5 circle the correct underlined term the inferior

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5.Circle the correct underlined term. The inferior region of the brain stem,the medulla oblongata / cerebellum houses many vital autonomic centersinvolved in the control of heart rate, respiratory rhythm, and blood pressure.6.Directly under the occipital lobes of the cerebrum is a large cauliflower-likestructure known as the _________.a. brain stemb. cerebellumc. diencephalonE X E R C I S EFor related exercise studytools, go to the Study Area of MasteringA&P.There you will find:uni25CFPractice Anatomy Labuni25CFPhysioExuni25CFA&PFlixuni25CFPractice quizzes, Histology Atlas, eText,
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Chapter 4 / Exercise 10
Human Biology
Starr/McMillan
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17toward the CNS, and themotor portion,which containsnerve fibers that conduct impulses away from the CNS.The motor portion, in turn, consists of thesomatic division(sometimes called thevoluntary system), which controls theskeletal muscles, and theautonomic nervous system (ANS),which controls smooth and cardiac muscles and glands. TheANS is often referred to as theinvoluntary nervous system.Itssympathetic and parasympathetic branches play a major rolein maintaining homeostasis.In this exercise the brain (CNS) and cranial nerves (PNS)will be studied because of their close anatomical relationship.The Human BrainDuring embryonic development of all vertebrates, the CNSfirst makes its appearance as a simple tubelike structure, theneural tube,that extends down the dorsal median plane. Bythe fourth week, the human brain begins to form as an expan-sion of the anterior or rostral end of the neural tube (the endtoward the head). Shortly thereafter, constrictions appear,dividing the developing brain into three major regions—forebrain, midbrain,andhindbrain(Figure 17.1). Theremainder of the neural tube becomes the spinal cord.When viewed alongside all nature’s animals, humansare indeed unique, and the key to their uniquenessis found in the brain. Each of us is a compositereflection of our brain’s experience. If all past sensory inputcould mysteriously and suddenly be “erased,” we would beunable to walk, talk, or communicate in any manner. Sponta-neous movement would occur, as in a fetus, but no voluntaryintegrated function of any type would be possible. Clearly wewould cease to be the same individuals.Because of the complexity of the nervous system, its ana-tomical structures are usually considered in terms of two prin-cipal divisions: the central nervous system and the peripheralnervous system. Thecentral nervous system (CNS)consistsof the brain and spinal cord, which primarily interpret incom-ing sensory information and issue instructions based on thatinformation and on past experience. Theperipheral nervoussystem (PNS)consists of the cranial and spinal nerves, gan-glia, and sensory receptors. These structures serve as com-munication lines as they carry impulses—from the sensoryreceptors to the CNS and from the CNS to the appropriateglands, muscles, or other effector organs.The PNS has two major subdivisions: thesensory por-tion,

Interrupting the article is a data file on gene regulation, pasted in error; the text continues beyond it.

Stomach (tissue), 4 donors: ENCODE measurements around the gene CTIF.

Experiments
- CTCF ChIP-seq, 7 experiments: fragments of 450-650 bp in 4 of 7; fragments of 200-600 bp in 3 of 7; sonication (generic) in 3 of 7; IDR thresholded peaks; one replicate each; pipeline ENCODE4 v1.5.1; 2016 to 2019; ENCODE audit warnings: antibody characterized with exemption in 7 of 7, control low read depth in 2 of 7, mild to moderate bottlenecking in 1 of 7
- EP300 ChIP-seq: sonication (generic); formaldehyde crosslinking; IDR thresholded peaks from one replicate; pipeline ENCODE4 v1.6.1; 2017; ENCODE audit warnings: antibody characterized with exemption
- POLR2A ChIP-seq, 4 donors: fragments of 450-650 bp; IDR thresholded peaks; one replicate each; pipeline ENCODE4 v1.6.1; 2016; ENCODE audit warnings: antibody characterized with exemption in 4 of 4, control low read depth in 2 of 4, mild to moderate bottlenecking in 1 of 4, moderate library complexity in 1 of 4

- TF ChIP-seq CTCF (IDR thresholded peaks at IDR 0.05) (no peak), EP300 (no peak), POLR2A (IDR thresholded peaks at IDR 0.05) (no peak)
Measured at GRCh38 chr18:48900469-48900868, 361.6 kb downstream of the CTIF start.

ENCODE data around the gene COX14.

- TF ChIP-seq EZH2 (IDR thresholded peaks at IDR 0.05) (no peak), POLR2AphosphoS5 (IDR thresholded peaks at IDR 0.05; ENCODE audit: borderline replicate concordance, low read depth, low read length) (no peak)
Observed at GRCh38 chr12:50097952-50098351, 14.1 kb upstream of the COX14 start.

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Term
Fall
Professor
PETERS
Tags
Biology, Lateral ventricles, third ventricle
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Human Biology
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Chapter 4 / Exercise 10
Human Biology
Starr/McMillan
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